According to Heckmann, the first sign of trouble came a month after the closing. That's when Heckmann noticed a revenue slide. It seemed that China Water's customers were reluctant to pay their bills. But this could easily be explained. The world's economies had gone into recession. Even the People's Republic had found it necessary to launch an enormous stimulus plan. Plus, end-of-year delays in payments are common, throughout the business world. Come December, companies want to show cash on their balance sheets, so they hold back. "It was troubling," Heckmann says of the slide, "but it didn't tell me anything." The most disturbing signal came in early 2009. Heckmann had installed at China Water a new COO and new CFO. The new COO was bilingual, native Chinese, with experience as a Coca-Cola bottling executive in China. Heckmann had wanted him to act as Xu's lieutenant, providing critical support for Xu, as Xu didn't speak English, and had needed a translator to interact with his American backers. Heckmann says he was shocked when Xu shut the COO out of all operations meetings. TheStreet contacted Xu's lawyer, Israel Dahan, who is with Cadwalader Wickersham & Taft, one of the oldest law firms on Wall Street -- and Dahan declined to make Xu available for comment. When confronted, Xu was polite but inflexible, Heckmann says. Xu resigned on March 13, 2009, a Friday. Thirteen days later, Heckmann's nightmare began in earnest. China Water & Drinks was itself a roll-up, still active in acquiring smaller companies, a strategy Heckmann had planned to continue. One deal was in process when Heckmann acquired the company. Heckmann believed that China Water had agreed to pay $13.9 million for a bottled-water plant in Harbin, a city in northeast China. He recalls that, to his great surprise, he got a call in the middle of the night at his home in Palm Desert. He says the new CFO told him over the phone that the owner of the Harbin plant had agreed to sell for -- not $13.9 million -- but $2 million.
Heckmann got on a plane to Hong Kong. When revenues continued to slide, Heckmann's team started calling customers, he says. He sent receivables to collection agencies. He says the agencies reported back that a lot of China Water's customers appeared to be fictions. Phone numbers had been disconnected. Offices appeared to be non-existent. When his new company wrote those receivables off, its stock tanked, losing two-thirds of its value before bottoming at $3.40. It now trades around $4.80. Heckmann says that the paper trail on the revenues led his team to an office within an office Xu had maintained in Shenzen, a mainland city adjoining Hong Kong. He says that, using a staff of around 20 there, Xu had inflated revenue by "round-tripping" product shipments with cronies. Heckmann charges that China Water routinely sent products to warehouses maintained by Xu's business associates, agreeing to buy the products back eventually. In reality, the sales were phony, Heckmann says. Xu has denied this in papers filed with the Delaware Chancery Court. Heckmann now relates all of that to comments he had heard earlier from accountants at Ernst & Young. The accountants had been hired to consult on tax issues related to the deal. He says they told him that the company's payments of value-added tax had been much less than expected -- the tax is 17% of the purchase price of products, to be collected and passed along to the state by the seller. According to Heckmann, China Water's executives had explained the tax discrepancy with a line of reasoning heard from other Chinese executives under similar circumstances. Executives with China-based companies commonly explain that payment of the full value added tax, on time, is unrealistic. To pay on time would kill their profits. The implication is that, in China, dodging taxes is as acculturated as gambling. No one, whether business or individual, is fully on the up-and-up when it comes to taxes, the executives say. This explanation has been a factor in several stock blow-ups mentioned to TheStreet by investment professionals familiar with the RTO business.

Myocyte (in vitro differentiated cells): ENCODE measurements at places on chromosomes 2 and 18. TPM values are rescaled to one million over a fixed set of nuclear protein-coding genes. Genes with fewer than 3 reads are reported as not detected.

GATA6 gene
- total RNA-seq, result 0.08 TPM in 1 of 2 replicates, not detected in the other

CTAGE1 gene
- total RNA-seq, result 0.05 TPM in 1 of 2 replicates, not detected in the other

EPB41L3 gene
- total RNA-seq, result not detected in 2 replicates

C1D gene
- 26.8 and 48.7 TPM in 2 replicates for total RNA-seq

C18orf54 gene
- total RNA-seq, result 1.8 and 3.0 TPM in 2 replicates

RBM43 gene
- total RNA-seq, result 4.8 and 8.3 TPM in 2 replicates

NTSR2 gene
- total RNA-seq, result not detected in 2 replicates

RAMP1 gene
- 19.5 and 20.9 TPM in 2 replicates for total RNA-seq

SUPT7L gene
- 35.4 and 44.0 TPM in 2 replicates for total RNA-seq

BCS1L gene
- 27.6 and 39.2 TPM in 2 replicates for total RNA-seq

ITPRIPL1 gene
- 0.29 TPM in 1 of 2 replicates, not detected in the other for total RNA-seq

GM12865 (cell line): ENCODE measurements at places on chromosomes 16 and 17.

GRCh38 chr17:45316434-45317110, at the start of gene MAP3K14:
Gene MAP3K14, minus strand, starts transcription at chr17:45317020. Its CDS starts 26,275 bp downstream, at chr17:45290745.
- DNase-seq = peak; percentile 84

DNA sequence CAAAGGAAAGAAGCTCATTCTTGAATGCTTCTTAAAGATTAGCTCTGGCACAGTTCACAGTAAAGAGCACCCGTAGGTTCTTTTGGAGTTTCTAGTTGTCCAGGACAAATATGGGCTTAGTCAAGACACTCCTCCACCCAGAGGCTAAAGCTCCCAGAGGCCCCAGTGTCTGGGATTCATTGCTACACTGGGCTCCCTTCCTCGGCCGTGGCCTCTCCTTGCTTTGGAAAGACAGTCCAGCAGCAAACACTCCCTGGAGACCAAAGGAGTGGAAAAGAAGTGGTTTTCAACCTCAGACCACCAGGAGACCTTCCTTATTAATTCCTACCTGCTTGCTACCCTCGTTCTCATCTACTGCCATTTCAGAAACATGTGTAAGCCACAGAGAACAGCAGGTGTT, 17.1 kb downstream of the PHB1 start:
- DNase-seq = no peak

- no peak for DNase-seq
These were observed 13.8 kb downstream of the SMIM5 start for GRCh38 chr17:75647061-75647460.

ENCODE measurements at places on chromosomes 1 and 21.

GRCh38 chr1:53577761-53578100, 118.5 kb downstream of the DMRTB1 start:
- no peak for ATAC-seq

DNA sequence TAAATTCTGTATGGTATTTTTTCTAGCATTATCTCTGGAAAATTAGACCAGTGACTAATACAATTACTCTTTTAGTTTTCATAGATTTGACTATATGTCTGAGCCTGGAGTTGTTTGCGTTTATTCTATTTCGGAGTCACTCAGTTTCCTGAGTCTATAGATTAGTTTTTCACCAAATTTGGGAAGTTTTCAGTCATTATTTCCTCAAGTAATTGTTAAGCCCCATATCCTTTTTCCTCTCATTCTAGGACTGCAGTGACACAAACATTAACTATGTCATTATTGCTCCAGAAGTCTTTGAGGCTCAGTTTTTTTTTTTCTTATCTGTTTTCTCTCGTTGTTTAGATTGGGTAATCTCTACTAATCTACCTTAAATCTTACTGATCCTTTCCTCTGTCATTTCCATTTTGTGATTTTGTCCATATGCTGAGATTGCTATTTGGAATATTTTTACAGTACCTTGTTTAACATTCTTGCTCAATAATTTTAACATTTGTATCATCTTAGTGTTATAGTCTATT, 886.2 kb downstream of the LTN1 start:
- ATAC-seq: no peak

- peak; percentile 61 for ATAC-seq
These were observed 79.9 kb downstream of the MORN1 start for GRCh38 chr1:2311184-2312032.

Heckmann says that, "in an abundance of caution," he demanded that China Water set aside millions of dollars as a reserve, in case taxes were owed. Only later, as the revenue story unraveled, did he realize he had reserved millions to pay taxes on revenues that didn't exist, Heckmann says. Heckmann recalls that he spent most of 2009 and 2010 in a state of high anxiety, frantically working to salvage what he could. "I had nights and nights and nights where I laid there staring at the ceiling saying: What could we have done differently? How could you be this stupid?" he says. "But it's not that I was stupid. When I look somebody in the eye, and he tells me something, and he's an executive, I tend to believe him -- or at least believe there's some great basis to what he says, not that he's just telling me what I want to hear." Heckmann and Xu are now ensnarled in a complex legal battle in Delaware, with Xu claiming that Heckmann owes him millions in locked-up stock and Heckmann claiming that Xu defrauded him. Xu's lawyers at Cadwalader Wickersham & Taft claim that, even if the charges of fraud were true -- Xu denies them -- Xu would be entitled to the stock, under the terms of a severance contract signed by Heckmann. Heckmann's side has said that, if they win, the shares in dispute -- now counted as outstanding shares -- will be canceled. Heckmann has claimed in court papers that Xu Hong Bin is a phony name for a man with a criminal record in China. Court filings lack detail on that claim. Meantime, Heckmann says his new company is growing. There were some real customers, including Coca-Cola, and those accounts are going well, Heckmann says. The company has been buoyed by the continuing boom in China, and Heckmann believes the investors who trusted his instincts will do well, in the end. But he now takes a dim view of reverse mergers -- "I wouldn't trust one of them," he says -- and advises caution on Chinese companies generally. "If someone lies to you in the U.S., you can get him. If someone lies to you in China, you can't," he says. "I've lost my confidence that I can figure it out." -- Reported by Scott Eden in New York >To contact the writer of this article, click here: Scott Eden. >To follow the writer on Twitter, go to http://twitter.com/ScottEden. >To submit a news tip, send an email to: email@example.com.